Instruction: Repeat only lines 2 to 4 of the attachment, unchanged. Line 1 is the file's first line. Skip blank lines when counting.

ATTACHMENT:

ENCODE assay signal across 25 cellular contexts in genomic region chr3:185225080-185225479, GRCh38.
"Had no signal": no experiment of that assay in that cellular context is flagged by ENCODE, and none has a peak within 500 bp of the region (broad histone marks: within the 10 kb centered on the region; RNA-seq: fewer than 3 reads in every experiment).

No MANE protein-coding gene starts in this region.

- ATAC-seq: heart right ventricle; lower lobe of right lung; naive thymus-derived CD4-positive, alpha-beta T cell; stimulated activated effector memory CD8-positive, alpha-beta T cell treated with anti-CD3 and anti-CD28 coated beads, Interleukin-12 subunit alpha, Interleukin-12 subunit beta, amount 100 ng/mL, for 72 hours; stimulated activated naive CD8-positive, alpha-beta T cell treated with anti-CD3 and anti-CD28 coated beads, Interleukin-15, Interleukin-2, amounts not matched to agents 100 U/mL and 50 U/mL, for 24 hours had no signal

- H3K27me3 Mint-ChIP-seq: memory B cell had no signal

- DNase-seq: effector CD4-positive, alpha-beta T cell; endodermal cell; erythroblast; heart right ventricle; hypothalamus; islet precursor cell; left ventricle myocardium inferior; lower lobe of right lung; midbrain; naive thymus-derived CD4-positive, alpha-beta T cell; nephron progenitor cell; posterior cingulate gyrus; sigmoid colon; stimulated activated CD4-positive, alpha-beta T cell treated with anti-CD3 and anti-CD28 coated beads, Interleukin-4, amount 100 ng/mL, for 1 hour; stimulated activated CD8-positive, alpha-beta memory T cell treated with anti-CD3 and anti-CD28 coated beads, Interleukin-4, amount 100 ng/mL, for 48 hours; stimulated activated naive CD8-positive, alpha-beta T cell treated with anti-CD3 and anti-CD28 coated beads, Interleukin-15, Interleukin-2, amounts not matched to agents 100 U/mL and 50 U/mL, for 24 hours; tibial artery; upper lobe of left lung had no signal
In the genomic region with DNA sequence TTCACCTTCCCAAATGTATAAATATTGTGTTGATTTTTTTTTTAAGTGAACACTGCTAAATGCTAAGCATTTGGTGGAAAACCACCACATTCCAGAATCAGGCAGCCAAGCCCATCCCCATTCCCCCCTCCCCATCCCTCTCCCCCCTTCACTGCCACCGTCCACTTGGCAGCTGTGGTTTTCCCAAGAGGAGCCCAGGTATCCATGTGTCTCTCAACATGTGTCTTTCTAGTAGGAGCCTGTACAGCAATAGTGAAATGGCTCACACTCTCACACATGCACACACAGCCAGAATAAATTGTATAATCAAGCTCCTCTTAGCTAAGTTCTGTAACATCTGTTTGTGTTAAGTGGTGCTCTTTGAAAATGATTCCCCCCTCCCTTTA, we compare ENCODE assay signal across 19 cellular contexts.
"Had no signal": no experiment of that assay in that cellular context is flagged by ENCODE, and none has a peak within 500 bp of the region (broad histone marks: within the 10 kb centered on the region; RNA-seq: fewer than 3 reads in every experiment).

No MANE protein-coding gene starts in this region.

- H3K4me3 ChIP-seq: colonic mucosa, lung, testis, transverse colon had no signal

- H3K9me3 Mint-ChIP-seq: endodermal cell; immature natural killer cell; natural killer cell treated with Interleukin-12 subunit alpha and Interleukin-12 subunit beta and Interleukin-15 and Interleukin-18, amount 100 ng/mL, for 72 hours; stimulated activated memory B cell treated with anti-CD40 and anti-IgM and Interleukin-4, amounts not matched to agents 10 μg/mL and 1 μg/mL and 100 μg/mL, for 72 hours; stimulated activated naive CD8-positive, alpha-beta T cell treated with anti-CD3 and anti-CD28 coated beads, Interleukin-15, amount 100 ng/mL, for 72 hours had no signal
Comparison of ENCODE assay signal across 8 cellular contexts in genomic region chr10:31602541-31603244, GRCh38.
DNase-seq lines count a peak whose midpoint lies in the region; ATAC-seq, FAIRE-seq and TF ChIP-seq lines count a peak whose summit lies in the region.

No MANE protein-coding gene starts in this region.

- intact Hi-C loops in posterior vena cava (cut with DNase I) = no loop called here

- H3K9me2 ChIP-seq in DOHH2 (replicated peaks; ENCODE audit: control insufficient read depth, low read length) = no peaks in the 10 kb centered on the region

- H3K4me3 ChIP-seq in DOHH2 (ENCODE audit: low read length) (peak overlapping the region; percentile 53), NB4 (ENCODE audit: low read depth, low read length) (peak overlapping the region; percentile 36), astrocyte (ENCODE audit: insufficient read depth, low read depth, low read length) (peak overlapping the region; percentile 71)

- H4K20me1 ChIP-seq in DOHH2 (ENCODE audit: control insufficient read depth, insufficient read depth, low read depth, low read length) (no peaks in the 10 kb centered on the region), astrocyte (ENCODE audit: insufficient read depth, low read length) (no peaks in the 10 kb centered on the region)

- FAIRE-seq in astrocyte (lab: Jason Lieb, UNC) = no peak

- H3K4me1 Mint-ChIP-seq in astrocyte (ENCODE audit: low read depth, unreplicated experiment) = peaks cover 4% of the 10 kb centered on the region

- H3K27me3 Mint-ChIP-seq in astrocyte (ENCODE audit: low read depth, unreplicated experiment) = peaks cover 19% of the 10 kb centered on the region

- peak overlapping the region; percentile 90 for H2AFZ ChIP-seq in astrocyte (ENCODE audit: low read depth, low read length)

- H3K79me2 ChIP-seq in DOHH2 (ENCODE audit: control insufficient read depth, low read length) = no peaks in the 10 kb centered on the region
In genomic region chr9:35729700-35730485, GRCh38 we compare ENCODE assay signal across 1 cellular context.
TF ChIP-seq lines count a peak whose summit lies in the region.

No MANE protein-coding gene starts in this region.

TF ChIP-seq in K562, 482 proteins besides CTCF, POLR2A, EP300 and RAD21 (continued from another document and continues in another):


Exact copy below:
"Had no signal": no experiment of that assay in that cellular context is flagged by ENCODE, and none has a peak within 500 bp of the region (broad histone marks: within the 10 kb centered on the region; RNA-seq: fewer than 3 reads in every experiment).

No MANE protein-coding gene starts in this region.

- ATAC-seq: heart right ventricle; lower lobe of right lung; naive thymus-derived CD4-positive, alpha-beta T cell; stimulated activated effector memory CD8-positive, alpha-beta T cell treated with anti-CD3 and anti-CD28 coated beads, Interleukin-12 subunit alpha, Interleukin-12 subunit beta, amount 100 ng/mL, for 72 hours; stimulated activated naive CD8-positive, alpha-beta T cell treated with anti-CD3 and anti-CD28 coated beads, Interleukin-15, Interleukin-2, amounts not matched to agents 100 U/mL and 50 U/mL, for 24 hours had no signal